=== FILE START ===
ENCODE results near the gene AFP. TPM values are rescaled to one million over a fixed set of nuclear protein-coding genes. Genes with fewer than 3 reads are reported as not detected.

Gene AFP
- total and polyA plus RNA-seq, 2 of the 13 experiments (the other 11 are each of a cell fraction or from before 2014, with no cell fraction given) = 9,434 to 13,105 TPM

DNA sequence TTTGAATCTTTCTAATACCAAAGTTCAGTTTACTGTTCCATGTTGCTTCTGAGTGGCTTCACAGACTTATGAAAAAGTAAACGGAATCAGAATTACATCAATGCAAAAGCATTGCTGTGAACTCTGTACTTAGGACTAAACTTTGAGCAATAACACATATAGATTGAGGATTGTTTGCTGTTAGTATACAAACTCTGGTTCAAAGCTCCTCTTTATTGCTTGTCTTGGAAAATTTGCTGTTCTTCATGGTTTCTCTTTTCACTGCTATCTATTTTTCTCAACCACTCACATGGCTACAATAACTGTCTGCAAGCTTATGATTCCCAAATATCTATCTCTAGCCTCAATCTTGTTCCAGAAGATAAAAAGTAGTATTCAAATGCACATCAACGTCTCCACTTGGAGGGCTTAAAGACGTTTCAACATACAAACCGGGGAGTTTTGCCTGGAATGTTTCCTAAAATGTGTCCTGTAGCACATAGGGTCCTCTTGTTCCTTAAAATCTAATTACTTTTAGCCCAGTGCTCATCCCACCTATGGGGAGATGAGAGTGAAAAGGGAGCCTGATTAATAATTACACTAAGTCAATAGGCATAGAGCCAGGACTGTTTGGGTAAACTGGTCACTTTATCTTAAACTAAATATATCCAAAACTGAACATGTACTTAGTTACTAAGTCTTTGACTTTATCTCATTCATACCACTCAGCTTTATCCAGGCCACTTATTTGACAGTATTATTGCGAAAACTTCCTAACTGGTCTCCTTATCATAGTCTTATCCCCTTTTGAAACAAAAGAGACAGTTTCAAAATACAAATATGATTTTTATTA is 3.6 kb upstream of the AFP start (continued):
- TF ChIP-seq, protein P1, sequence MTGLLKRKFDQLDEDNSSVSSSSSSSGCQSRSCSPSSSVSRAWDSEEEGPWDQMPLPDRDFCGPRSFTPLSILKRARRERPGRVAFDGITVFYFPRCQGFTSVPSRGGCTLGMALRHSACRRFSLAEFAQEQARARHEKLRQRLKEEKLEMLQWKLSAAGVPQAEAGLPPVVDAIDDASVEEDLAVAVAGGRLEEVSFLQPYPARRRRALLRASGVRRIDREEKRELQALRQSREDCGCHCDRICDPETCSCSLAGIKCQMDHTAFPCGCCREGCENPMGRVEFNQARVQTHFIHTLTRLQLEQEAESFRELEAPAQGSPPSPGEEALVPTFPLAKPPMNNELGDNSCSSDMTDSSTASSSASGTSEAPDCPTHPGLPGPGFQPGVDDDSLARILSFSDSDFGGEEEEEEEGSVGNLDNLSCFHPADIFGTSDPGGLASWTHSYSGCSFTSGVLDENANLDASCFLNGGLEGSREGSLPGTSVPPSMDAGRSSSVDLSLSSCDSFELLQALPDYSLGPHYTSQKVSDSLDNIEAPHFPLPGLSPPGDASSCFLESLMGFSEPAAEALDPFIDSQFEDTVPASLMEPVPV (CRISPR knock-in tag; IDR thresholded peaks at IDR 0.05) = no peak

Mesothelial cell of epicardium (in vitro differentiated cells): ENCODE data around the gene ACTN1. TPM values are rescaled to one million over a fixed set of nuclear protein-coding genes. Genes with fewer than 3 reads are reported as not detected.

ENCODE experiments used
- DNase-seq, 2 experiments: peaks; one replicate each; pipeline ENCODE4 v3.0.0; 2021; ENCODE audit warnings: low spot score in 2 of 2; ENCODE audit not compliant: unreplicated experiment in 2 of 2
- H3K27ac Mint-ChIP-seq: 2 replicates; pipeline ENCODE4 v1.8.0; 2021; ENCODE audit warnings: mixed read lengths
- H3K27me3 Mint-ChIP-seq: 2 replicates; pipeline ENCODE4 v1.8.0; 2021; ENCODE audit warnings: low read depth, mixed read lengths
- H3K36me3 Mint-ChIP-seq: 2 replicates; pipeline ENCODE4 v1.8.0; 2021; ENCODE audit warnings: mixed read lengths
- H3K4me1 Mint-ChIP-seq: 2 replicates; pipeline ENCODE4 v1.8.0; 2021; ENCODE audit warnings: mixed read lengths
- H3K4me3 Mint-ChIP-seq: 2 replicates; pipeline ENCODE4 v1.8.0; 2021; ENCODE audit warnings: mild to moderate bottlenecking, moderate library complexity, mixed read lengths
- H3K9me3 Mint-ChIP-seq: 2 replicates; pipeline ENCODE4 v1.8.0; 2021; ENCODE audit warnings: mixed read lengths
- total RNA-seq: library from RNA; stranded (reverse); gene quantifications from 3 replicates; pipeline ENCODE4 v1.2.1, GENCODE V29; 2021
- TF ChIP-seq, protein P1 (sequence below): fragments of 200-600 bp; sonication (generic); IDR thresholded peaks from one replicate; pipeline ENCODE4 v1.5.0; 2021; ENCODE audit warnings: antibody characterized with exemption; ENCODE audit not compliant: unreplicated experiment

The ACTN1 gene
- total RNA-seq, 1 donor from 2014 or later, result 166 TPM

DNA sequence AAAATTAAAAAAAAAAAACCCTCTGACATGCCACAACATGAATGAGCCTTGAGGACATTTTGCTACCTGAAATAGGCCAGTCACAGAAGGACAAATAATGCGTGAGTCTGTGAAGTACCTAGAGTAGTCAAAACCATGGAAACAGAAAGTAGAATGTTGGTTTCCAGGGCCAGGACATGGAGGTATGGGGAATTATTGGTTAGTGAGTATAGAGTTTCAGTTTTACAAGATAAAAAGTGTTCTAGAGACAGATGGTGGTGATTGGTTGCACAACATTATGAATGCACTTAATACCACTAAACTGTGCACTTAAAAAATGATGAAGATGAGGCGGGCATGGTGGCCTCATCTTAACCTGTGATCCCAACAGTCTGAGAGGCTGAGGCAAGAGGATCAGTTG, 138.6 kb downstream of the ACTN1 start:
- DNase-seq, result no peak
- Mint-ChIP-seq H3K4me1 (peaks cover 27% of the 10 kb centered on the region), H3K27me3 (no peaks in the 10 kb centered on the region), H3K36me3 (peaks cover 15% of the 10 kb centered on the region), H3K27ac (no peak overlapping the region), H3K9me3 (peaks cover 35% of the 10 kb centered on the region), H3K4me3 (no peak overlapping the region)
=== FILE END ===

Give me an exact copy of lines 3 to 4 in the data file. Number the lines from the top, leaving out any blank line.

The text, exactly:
- total and polyA plus RNA-seq, 2 of the 13 experiments (the other 11 are each of a cell fraction or from before 2014, with no cell fraction given) = 9,434 to 13,105 TPM

DNA sequence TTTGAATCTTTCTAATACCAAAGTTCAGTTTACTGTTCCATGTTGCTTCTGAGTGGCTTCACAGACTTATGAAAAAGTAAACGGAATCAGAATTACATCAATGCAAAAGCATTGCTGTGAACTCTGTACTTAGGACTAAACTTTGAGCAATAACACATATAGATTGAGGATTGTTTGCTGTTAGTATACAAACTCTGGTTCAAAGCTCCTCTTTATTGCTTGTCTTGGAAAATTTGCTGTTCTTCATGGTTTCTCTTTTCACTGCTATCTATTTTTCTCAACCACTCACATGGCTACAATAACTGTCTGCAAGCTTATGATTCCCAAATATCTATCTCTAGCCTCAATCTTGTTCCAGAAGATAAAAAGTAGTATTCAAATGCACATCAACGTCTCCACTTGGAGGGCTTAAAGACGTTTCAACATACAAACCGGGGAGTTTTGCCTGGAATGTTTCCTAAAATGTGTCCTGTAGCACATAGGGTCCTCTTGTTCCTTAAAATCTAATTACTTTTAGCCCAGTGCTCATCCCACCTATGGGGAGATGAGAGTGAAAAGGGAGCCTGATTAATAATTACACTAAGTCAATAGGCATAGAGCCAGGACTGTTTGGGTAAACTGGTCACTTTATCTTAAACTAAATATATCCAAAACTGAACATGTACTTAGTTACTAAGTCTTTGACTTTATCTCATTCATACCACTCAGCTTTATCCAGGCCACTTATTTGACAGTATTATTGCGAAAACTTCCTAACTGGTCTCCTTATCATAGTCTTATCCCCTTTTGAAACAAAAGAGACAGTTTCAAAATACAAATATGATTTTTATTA is 3.6 kb upstream of the AFP start (continued):